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Table 1.  

Surgical Techniques For Outflow Obstruction in Patients With Hypertrophic Cardiomyopathy

Surgery Insight: Septal Myectomy for Obstructive Hypertrophic Cardiomyopathy -- The Mayo Clinic Experience

Authors: Joseph A. Dearani, MD ; Steve R. Ommen, MD ; Bernard J. Gersh, MD ; Hartzell V. Schaff, MD ; Gordon K. Danielson, MDFaculty and Disclosures


Summary and Introduction


Septal myectomy has been the gold standard treatment for the relief left ventricular outflow tract obstruction and cardiac symptoms in both adults and children with obstructive hypertrophic cardiomyopathy. In almost all circumstances, abnormalities of the mitral valve and subvalvar mitral apparatus can be managed without the need for mitral valve replacement, and other cardiac lesions can be repaired simultaneously. In the current era, the operative mortality for isolated septal myectomy at an experienced center is low in both children and adults (approximately 1%). Excellent late results with myectomy are gratifying: 90% of patients improve by at least one NYHA class, and improvements persist in most individuals on late follow-up. Late survival in patients with obstructive hypertrophic cardiomyopathy who undergo myectomy exceeds that of patients who do not receive surgical treatment and, in addition, myectomy may be associated with reduced long-term risk of sudden cardiac death. These results should serve as a basis for comparison with newer nonsurgical treatment regimens.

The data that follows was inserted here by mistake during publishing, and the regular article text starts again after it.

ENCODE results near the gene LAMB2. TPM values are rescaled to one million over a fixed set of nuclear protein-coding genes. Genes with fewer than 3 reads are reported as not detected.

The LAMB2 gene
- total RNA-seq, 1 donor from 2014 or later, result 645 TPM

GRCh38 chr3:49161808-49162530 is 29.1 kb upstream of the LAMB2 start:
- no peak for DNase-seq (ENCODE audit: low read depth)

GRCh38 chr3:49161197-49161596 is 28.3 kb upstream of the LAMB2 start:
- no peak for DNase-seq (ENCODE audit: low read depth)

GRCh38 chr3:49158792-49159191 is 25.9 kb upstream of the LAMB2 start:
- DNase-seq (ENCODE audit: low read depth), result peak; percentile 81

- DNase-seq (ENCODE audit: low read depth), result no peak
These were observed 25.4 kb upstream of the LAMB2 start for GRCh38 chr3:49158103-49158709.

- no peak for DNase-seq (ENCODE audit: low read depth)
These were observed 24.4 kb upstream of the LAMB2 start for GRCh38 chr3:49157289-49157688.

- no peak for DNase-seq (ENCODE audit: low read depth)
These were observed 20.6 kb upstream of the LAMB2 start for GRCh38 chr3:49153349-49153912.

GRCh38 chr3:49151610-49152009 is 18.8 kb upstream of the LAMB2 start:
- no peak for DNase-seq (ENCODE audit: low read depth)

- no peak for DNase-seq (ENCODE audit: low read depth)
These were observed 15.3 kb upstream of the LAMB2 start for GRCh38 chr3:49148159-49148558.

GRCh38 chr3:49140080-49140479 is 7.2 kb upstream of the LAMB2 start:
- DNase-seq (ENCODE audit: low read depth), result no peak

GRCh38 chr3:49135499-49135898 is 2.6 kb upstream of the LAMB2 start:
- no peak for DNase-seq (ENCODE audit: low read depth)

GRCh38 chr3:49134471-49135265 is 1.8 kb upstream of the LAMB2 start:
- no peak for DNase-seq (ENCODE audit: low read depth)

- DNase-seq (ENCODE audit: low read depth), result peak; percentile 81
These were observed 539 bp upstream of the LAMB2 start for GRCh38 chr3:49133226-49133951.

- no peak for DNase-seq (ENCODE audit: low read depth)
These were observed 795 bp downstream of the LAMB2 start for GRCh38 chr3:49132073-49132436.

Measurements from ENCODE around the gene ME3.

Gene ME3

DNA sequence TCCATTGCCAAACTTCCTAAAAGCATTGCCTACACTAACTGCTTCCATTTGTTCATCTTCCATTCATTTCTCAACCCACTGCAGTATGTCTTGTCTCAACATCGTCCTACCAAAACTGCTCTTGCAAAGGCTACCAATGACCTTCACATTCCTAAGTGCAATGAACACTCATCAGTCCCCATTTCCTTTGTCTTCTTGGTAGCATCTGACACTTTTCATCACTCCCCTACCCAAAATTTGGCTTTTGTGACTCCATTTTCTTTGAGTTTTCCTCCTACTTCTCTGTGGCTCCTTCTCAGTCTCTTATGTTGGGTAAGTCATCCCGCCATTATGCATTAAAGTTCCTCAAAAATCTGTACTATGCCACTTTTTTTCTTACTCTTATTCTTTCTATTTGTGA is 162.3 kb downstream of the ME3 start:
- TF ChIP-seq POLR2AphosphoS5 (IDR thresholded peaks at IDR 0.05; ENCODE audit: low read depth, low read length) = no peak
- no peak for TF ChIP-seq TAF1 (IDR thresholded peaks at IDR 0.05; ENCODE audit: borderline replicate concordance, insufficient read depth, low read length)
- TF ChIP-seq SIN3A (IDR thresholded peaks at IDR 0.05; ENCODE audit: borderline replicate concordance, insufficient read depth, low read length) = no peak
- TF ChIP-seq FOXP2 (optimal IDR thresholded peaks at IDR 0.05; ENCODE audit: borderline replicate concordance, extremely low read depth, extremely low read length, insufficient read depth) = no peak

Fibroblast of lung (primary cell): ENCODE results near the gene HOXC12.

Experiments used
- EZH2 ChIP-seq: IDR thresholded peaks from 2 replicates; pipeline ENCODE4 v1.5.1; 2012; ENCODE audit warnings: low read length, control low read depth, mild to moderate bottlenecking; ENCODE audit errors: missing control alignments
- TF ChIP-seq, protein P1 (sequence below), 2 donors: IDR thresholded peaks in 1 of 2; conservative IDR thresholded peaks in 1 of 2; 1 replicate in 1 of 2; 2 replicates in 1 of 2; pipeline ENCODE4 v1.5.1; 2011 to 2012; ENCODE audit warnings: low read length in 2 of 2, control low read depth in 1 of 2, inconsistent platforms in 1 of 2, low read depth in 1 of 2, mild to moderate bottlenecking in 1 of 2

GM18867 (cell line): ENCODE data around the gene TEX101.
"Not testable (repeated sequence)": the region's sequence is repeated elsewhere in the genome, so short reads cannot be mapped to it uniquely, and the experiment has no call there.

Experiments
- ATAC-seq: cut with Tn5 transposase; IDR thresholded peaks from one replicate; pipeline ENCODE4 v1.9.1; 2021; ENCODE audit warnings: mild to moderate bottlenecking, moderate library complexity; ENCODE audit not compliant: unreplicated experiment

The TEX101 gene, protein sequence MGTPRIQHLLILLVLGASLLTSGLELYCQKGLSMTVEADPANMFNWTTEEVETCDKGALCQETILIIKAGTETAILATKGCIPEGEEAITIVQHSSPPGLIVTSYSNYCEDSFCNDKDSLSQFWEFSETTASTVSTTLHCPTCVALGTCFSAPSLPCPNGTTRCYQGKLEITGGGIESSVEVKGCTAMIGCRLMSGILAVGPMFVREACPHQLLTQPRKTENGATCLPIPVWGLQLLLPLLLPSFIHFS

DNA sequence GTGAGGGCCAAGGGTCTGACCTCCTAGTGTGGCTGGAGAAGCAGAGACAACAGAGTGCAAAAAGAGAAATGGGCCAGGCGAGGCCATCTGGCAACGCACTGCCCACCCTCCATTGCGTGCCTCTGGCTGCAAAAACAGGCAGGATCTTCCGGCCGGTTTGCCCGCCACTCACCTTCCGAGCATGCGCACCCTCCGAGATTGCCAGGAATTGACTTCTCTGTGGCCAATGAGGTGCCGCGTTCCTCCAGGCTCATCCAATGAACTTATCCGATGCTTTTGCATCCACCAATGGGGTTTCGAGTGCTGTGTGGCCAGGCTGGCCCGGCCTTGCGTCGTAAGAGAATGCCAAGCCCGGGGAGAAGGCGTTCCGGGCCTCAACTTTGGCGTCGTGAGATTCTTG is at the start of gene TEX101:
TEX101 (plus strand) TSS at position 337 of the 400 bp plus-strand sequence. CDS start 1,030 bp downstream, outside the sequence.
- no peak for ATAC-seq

Transaortic septal myectomy is currently considered to be the most appropriate treatment for patients with obstructive hypertrophic cardiomyopathy (HCM) who have severe symptoms unresponsive to medical therapy.[1-18] The learning curve for performing this procedure is considerable, however, and early surgical experience was associated with complications of complete heart block, ventricular septal defect, injury to the aortic or mitral valves, and incomplete relief of obstruction. In the few centers with a special interest in the management of HCM, the results of surgery have vastly improved. Drawing on the experience gained at our center, the Mayo Clinic, Rochester, MN, we present a review of septal myectomy in appropriate patients with obstructive HCM.

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